"I take note of your opinion, but if there are no other objections this text is approved," Espinosa told Pablo Solon, the Bolivian representative.
Bolivia has been rejecting the two documents of the deal, saying they amounted to a blank check for developed nations, because the commitments set to be in documents which have not yet been published.
"We will get every international body necessary to make sure that the consensus is respected," said Solon, adding that the rules said that no agreement should be passed when one state strongly objects.
"Consensus does not mean that one nation can choose to apply a veto on a process that other nations have been working on for years. I cannot ignore the opinion of another 193 states that are parties," Espinosa replied. Her response received a huge applause from the floor.
Another Bolivian official also complained that his nation had been denied basic rights by the conference.
"We had asked for a workshop to consider the topic of intellectual property during a workshop in 2011," the official said. "Bolivia has not even given the most basic opportunity."
The documents of the climate deal were approved at the plenary session after being considered first by an informal plenary session and then being passed to the two working groups regarding the Kyoto Protocol and longer commitment actions (LCAs), respectively.
At the start of Friday’s session, Mexico, the host country, published a draft of the deal that includes detailed financing plans but no plans for binding emissions cuts.
Most nations, including some of those most vulnerable to climate change, expressed support for the draft documents, although there were several nations that expressed reservations about the final accord.
The two-week long talks in Cancun were aimed at setting new targets – and finding new ways – to try and combat climate change.
The high profile discussions included some 25,000 government officials, businessmen, researchers and lobbyists – from more than 190 countries.
The measures in the draft documents were widely supported by participants in an informal session late Friday.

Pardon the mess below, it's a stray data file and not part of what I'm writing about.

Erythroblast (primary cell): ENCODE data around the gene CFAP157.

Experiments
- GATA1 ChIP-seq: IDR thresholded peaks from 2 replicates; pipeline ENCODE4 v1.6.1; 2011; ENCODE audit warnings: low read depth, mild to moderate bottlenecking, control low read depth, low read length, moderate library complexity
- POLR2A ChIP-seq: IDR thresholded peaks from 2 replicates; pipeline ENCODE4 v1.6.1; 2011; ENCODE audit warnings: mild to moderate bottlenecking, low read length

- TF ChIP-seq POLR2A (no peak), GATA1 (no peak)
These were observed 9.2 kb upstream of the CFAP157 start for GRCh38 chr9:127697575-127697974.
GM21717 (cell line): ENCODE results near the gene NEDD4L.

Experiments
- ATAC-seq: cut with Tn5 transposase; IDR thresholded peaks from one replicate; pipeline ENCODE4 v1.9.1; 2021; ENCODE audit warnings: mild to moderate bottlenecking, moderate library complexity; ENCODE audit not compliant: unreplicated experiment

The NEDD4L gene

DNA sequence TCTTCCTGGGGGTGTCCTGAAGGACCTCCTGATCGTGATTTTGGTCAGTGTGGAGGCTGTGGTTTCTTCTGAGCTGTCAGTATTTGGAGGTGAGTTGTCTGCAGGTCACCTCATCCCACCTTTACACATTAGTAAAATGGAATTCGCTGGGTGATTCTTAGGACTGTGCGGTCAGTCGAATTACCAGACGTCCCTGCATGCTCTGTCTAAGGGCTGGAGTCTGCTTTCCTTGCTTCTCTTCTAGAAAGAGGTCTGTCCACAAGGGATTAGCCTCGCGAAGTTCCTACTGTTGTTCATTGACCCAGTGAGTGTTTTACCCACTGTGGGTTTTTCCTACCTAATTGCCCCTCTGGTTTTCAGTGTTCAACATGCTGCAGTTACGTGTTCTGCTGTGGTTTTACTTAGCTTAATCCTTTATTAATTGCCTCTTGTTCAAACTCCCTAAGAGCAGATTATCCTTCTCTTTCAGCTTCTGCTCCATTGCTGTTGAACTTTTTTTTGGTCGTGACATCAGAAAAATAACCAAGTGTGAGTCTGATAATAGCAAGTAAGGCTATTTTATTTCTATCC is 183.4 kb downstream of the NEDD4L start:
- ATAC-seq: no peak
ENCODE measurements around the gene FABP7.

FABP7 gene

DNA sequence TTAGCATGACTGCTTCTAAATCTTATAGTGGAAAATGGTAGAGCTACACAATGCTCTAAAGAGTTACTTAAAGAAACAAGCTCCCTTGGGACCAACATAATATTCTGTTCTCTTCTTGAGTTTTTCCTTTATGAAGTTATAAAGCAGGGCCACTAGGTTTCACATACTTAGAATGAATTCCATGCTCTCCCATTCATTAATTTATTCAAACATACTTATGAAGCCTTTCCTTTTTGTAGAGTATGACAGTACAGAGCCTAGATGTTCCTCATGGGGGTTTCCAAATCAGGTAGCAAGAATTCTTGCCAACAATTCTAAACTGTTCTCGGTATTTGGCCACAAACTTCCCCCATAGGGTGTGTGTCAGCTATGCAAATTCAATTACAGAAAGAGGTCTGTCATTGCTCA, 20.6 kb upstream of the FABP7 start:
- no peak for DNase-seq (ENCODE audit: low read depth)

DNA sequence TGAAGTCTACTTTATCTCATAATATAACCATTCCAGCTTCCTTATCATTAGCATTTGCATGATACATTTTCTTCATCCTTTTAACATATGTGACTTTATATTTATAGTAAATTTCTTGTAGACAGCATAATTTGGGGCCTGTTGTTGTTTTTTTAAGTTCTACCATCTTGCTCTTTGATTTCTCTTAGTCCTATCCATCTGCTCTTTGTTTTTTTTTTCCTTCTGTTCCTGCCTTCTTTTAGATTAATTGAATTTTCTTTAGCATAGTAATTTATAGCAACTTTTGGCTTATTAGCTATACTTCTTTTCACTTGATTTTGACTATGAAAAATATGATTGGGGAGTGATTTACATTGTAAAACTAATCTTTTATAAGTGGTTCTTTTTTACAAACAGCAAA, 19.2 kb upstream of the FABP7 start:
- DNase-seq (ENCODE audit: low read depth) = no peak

Most speakers said the document was partial but still represented progress at the climate summit held in the resort city Cancun on Mexico’s Caribbean coast.
"It is not perfect and it is not a done deal, but let us accept it and let’s move forward," said Karl Hood, Grenada’s minister for environment and foreign affairs.
Grenada’s opinion is significant because it has the presidency of the 41-member Alliance of Small Island States, the nations most likely to suffer first from global warming.
Oceans are rising at twice the rate of the 20th century, researchers say, and Pacific islanders report they’re already losing shoreline and settlements to encroaching seas.
"The parties have made good efforts in these negotiations," said Xie Zhenghua, deputy head of China’s National Development and Reform Commission. "We have been satisfied because the negotiations have been guided by the principle of common but differentiated responsibility."
Both the United States and the European Union spoke in favor of the agreement during the meeting.
"I think this text points the way forward," said Todd Stern, the US representative in the climate talks. "Let us now do what it takes to get this deal done."
Connie Hedegaard, the Danish diplomat who represents the 27-member EU, praised the nations for their commitment to reaching an agreement and also offered the bloc’s conditioned support.
Cancun conference a success: head of Chinese delegation
The UN Climate Change Conference held here was a success and the Kyoto Protocol had been reaffirmed, the head of the Chinese delegation said Saturday.
Xie Zhenhua said the parties advanced with the guidance of the "Bali Road Map" and reached success at Cancun. "The achievements of the conference are results of the parties’ efforts and the advantages of the multilateral mechanism, which can promote the negotiation progress. We have full confidence in the multilateral mechanism after the conference," he said.
The next climate conference will be held in Durban in South Africa in 2011. According to Xie, the parties are confident about the South Africa conference. "We can step forward in South Africa, if we can continue to consolidate and carry on the spirit of unity and coordination formed at the Cancun conference," he said.
Although the results were positive, it could not be described as "perfect". Some details were left to solve in South Africa, Xie said.